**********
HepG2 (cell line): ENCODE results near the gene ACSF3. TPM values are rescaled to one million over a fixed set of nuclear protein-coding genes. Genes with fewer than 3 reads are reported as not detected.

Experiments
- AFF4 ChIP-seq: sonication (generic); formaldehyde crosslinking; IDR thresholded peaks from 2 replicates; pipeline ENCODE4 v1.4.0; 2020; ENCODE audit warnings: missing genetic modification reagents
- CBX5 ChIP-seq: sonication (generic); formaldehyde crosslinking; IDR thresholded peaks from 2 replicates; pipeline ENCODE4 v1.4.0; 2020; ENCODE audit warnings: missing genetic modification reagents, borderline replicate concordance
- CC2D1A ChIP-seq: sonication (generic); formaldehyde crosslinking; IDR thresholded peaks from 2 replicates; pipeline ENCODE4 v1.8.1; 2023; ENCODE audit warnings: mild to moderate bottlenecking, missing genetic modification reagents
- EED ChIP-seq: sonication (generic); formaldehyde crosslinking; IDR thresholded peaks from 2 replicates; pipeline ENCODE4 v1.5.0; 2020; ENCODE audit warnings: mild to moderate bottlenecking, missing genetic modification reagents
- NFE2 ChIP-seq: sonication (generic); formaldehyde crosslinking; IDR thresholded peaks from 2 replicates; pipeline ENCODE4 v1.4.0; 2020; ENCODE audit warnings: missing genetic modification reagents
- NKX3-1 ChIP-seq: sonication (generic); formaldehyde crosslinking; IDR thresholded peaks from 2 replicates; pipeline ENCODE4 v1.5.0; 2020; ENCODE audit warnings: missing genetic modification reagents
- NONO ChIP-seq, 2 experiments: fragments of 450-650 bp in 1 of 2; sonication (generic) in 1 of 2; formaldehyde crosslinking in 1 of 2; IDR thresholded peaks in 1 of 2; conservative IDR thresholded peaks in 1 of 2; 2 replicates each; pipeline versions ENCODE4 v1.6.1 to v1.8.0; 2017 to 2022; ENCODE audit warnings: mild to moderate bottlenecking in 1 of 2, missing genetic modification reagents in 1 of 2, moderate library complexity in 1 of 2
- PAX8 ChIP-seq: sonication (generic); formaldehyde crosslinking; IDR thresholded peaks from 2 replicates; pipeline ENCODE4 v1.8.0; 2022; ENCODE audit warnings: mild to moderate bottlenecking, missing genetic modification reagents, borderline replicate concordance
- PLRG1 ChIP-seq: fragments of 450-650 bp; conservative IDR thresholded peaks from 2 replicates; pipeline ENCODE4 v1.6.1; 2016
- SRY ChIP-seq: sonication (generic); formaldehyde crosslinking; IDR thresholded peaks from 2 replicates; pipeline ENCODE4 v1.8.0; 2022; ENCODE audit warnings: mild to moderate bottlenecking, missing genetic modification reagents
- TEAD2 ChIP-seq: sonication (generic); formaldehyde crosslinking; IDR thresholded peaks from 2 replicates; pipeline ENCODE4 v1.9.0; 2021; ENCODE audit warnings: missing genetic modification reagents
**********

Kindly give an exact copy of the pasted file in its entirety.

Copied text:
HepG2 (cell line): ENCODE results near the gene ACSF3. TPM values are rescaled to one million over a fixed set of nuclear protein-coding genes. Genes with fewer than 3 reads are reported as not detected.

Experiments
- AFF4 ChIP-seq: sonication (generic); formaldehyde crosslinking; IDR thresholded peaks from 2 replicates; pipeline ENCODE4 v1.4.0; 2020; ENCODE audit warnings: missing genetic modification reagents
- CBX5 ChIP-seq: sonication (generic); formaldehyde crosslinking; IDR thresholded peaks from 2 replicates; pipeline ENCODE4 v1.4.0; 2020; ENCODE audit warnings: missing genetic modification reagents, borderline replicate concordance
- CC2D1A ChIP-seq: sonication (generic); formaldehyde crosslinking; IDR thresholded peaks from 2 replicates; pipeline ENCODE4 v1.8.1; 2023; ENCODE audit warnings: mild to moderate bottlenecking, missing genetic modification reagents
- EED ChIP-seq: sonication (generic); formaldehyde crosslinking; IDR thresholded peaks from 2 replicates; pipeline ENCODE4 v1.5.0; 2020; ENCODE audit warnings: mild to moderate bottlenecking, missing genetic modification reagents
- NFE2 ChIP-seq: sonication (generic); formaldehyde crosslinking; IDR thresholded peaks from 2 replicates; pipeline ENCODE4 v1.4.0; 2020; ENCODE audit warnings: missing genetic modification reagents
- NKX3-1 ChIP-seq: sonication (generic); formaldehyde crosslinking; IDR thresholded peaks from 2 replicates; pipeline ENCODE4 v1.5.0; 2020; ENCODE audit warnings: missing genetic modification reagents
- NONO ChIP-seq, 2 experiments: fragments of 450-650 bp in 1 of 2; sonication (generic) in 1 of 2; formaldehyde crosslinking in 1 of 2; IDR thresholded peaks in 1 of 2; conservative IDR thresholded peaks in 1 of 2; 2 replicates each; pipeline versions ENCODE4 v1.6.1 to v1.8.0; 2017 to 2022; ENCODE audit warnings: mild to moderate bottlenecking in 1 of 2, missing genetic modification reagents in 1 of 2, moderate library complexity in 1 of 2
- PAX8 ChIP-seq: sonication (generic); formaldehyde crosslinking; IDR thresholded peaks from 2 replicates; pipeline ENCODE4 v1.8.0; 2022; ENCODE audit warnings: mild to moderate bottlenecking, missing genetic modification reagents, borderline replicate concordance
- PLRG1 ChIP-seq: fragments of 450-650 bp; conservative IDR thresholded peaks from 2 replicates; pipeline ENCODE4 v1.6.1; 2016
- SRY ChIP-seq: sonication (generic); formaldehyde crosslinking; IDR thresholded peaks from 2 replicates; pipeline ENCODE4 v1.8.0; 2022; ENCODE audit warnings: mild to moderate bottlenecking, missing genetic modification reagents
- TEAD2 ChIP-seq: sonication (generic); formaldehyde crosslinking; IDR thresholded peaks from 2 replicates; pipeline ENCODE4 v1.9.0; 2021; ENCODE audit warnings: missing genetic modification reagents